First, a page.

Abbreviations and Acronyms

Universities – Queen’s and Others

Use Queen’s University on first reference. On second reference, use Queen’s or “the university” (lowercase).

Refer to other universities using full names on first reference and the acronym (if available) on second reference.

  • The University of British Columbia (UBC)
  • Western University
  • University of Toronto (U of T)

When referring to several universities, use the Universities of Toronto, Ottawa, and Alberta; but Carleton University, McGill University, and Dalhousie University.

For a full list of official Canadian university names, visit the Universities Canada website.

Queen’s Entities

Don’t assume the reader is familiar with campus life. Avoid acronyms and, if referring to a specific unit or group on campus, include an explanation if necessary.

When referring to Queen’s groups, centres, societies, or other entities, on first reference use the full name followed by the acronym in parentheses. On subsequent references, use the acronym with no periods.

  • Centre for Teaching and Learning (CTL)
  • Alma Mater Society (AMS)
  • Student Academic Success Services (SASS)

Do not abbreviate department to dept. (unless absolutely necessary due to space concerns).


Do not abbreviate Professor to Prof. Professor is capitalized when it appears before the person’s name. Do not abbreviate assistant, associate, or emeritus when referring to a professor. Dr. can be used after the first reference to the individual:

  • John Smith (Biology) on first reference; Dr. Smith on second and subsequent references
  • There are some instances – such as in advertisements or magazine spreads – when using Dr. on first reference is necessary and appropriate. Writers and editors should use their discretion.

Do not include periods in title abbreviations that appear in uppercase only

  • VP, CEO, COO

Geography – Provinces, Territories, Streets and Roads

Provinces and territories

Provinces and territories should be spelled out in full in general writing. Queen's printed stationery and addresses on marketing and communications applications should also not include abbreviations.

It is important however, for envelope and package mailing addresses to follow the Canada Post guidelines for abbreviation of provinces and territories:

  • AB, BC, MB, NB, NL, NT, NS, NU, ON, PE, QC, SK, YT

Streets and Roads

Words such as Street, Avenue, Place, Road, Square, Boulevard, Terrace, Drive, and Court are spelled out in general writing and when preceded only by the name of the street, road, etc. Abbreviate when writing the full address.

Abbreviate Place as Pl. and Road as Rd. Do not abbreviate Square, Terrace, Drive, and Court.

  • The street is cordoned off for the festival.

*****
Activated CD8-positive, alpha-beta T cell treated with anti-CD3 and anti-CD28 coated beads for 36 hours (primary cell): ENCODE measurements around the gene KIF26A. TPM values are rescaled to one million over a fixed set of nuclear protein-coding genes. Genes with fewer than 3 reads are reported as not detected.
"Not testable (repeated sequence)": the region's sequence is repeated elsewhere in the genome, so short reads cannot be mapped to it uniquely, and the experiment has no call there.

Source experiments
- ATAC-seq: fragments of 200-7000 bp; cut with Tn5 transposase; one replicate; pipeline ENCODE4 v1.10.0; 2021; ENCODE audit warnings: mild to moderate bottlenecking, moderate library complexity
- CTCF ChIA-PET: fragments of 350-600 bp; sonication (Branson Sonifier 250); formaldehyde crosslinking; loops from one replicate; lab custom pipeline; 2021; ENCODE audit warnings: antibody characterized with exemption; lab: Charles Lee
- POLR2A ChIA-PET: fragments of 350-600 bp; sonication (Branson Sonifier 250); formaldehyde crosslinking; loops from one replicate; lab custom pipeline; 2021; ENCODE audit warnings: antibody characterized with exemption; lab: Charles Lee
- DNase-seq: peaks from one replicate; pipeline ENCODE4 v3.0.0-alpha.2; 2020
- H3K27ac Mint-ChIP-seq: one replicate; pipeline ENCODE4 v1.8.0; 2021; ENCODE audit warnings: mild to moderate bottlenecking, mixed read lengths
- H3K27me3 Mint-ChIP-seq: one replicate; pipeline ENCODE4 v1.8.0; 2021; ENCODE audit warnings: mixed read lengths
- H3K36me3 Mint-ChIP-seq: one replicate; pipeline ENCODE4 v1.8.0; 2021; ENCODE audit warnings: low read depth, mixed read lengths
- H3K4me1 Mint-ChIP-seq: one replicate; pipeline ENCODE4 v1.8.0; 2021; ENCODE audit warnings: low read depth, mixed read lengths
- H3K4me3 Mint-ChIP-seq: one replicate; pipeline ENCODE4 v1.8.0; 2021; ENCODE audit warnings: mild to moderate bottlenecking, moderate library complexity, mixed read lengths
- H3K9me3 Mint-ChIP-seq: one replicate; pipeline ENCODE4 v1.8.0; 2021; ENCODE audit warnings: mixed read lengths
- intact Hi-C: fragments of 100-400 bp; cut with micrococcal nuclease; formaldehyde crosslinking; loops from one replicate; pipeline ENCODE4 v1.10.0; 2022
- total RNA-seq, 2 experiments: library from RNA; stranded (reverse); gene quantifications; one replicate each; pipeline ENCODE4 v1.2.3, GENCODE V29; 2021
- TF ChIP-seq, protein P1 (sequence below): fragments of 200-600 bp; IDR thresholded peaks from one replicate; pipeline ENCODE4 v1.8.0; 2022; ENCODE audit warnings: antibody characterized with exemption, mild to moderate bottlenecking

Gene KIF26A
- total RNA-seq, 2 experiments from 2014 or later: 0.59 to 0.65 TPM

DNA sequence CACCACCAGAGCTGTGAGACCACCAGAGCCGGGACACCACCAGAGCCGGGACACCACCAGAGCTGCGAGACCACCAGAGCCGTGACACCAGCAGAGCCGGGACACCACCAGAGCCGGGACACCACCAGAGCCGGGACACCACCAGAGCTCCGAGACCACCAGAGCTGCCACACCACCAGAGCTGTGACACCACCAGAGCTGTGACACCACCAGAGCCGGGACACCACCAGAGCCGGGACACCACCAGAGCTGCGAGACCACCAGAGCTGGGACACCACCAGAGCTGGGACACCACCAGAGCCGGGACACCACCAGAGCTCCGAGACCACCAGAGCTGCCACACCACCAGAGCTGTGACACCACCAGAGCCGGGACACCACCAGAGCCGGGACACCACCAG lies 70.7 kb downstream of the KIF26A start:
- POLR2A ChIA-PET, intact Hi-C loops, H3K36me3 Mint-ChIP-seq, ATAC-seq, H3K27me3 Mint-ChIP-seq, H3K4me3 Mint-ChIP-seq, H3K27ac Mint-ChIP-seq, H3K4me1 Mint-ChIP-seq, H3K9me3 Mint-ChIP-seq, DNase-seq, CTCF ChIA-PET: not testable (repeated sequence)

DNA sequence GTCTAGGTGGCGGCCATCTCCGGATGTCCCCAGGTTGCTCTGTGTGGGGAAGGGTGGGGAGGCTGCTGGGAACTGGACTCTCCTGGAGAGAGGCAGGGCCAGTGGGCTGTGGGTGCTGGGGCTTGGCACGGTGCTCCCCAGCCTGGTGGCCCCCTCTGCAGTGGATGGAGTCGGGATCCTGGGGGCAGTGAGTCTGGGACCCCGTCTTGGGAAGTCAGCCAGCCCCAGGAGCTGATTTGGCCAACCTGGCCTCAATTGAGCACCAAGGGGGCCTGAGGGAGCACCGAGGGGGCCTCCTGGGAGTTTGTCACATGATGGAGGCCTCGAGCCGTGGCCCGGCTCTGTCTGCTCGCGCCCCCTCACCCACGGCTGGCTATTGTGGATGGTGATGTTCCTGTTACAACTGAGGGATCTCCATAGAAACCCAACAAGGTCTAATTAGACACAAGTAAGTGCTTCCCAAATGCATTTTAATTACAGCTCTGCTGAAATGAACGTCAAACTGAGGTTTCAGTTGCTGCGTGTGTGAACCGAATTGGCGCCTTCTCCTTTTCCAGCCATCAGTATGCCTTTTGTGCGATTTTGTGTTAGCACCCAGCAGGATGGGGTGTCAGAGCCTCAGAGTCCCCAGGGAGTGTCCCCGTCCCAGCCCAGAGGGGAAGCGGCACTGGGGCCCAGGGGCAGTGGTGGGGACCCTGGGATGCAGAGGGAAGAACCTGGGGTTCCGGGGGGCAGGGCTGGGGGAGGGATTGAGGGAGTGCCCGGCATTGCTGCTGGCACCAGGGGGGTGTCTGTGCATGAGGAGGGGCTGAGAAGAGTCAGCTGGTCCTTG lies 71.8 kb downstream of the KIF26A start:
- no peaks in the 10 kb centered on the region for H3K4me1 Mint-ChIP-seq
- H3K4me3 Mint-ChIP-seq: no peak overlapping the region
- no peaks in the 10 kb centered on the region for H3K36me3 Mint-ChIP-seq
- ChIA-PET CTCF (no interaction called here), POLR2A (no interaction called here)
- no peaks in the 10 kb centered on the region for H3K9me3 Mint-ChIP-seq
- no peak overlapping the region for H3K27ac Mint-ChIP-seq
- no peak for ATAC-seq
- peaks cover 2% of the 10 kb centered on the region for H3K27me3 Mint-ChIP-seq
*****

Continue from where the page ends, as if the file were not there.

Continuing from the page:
• Brock Street, Sir John A. Macdonald Boulevard, Portsmouth Avenue


  • 322 Brock St., 910 Sir John A. Macdonald Blvd., 48 Portsmouth Ave.

Please refer to the printed stationery brand resources for guidance on addresses in branded applications and marketing materials, which differs from the general writing style.

Dates and Times


Spell out the first nine as words; use digits for 10 and above.

  • the fourth century, the 19th century (do not use superscript)


Spell out decades (twenties, thirties, eighties, etc.) when the century is clear. When using numerals, do not use an apostrophe before the “s.” An apostrophe precedes the shortened numerical form of the decade.

  • 1940s, the forties, the mid-1940s


Abbreviate the following months: Jan., Feb., Aug., Sept., Oct., Nov., and Dec.

Spell out all months when they stand alone or with a year alone.

  • January, January 2002, but Jan. 14, 2002


Do not abbreviate days of the week unless they appear in tables. In that case, Sun., Mon., Tues., Wed., Thurs., Fri., and Sat.


Show dates with the month first, date second and year third

  • Nov. 17, 2006


Do not include periods in am and pm with a space after the number.

  • 9 am (not 9 a.m. or 9:00 a.m.), 6:30 pm
  • 1–5 pm; not 1 pm – 5 pm, but 11 am – 2 pm
  • use noon and midnight (not 12 am or 12 pm) to avoid confusion


When writing dates, do not use the ordinal form

  • June 7; not June 7th

Range of Dates

For periods of time in years, write the numbers out with an en dash (slightly longer than a hyphen) between

  • 2004–2007 or 1995–1998
  • For academic years, the form 2013–14 is acceptable.

Range of Times

Use “from” and “to” when writing a range of times in running copy but an en dash in short notes (often at the end of a news story about an event)

  • The conference went from 9 am to noon.
  • Reception, 8–10 pm

See Punctuation for more information on en/em dashes.


Metric Abbreviations

Use lowercase with no periods for metric measurements abbreviations. The exception is litres – it takes a capital letter (L) to avoid confusion with the numeral 1. Use one space between the numeral and the abbreviation.

  • 30 km, 550 ml, 6 L

Imperial Abbreviations

Use lowercase to abbreviate imperial measurements, with a period at the end of each unit

  • in., ft., sq. ft.


Use the capital letter C for Celsius. No period and one space between the temperature and abbreviation. The degree symbol º is not necessary when indicating temperature.

  • 20 C, -12 C

Square Measures

Square measures can be written with or without the superscript

  • 12 sq. m, or 12 m²

Ex., eg., i.e.

Avoid abbreviations when indicating an example. Write “for example.” If it's absolutely necessary to use an abbreviation, use "i.e."

Academic Degrees

Queen’s follows a "no period" style for degree abbreviations (BA, Artsci, MSc, PhD, MEd).

See Degrees for a full list of degree citations.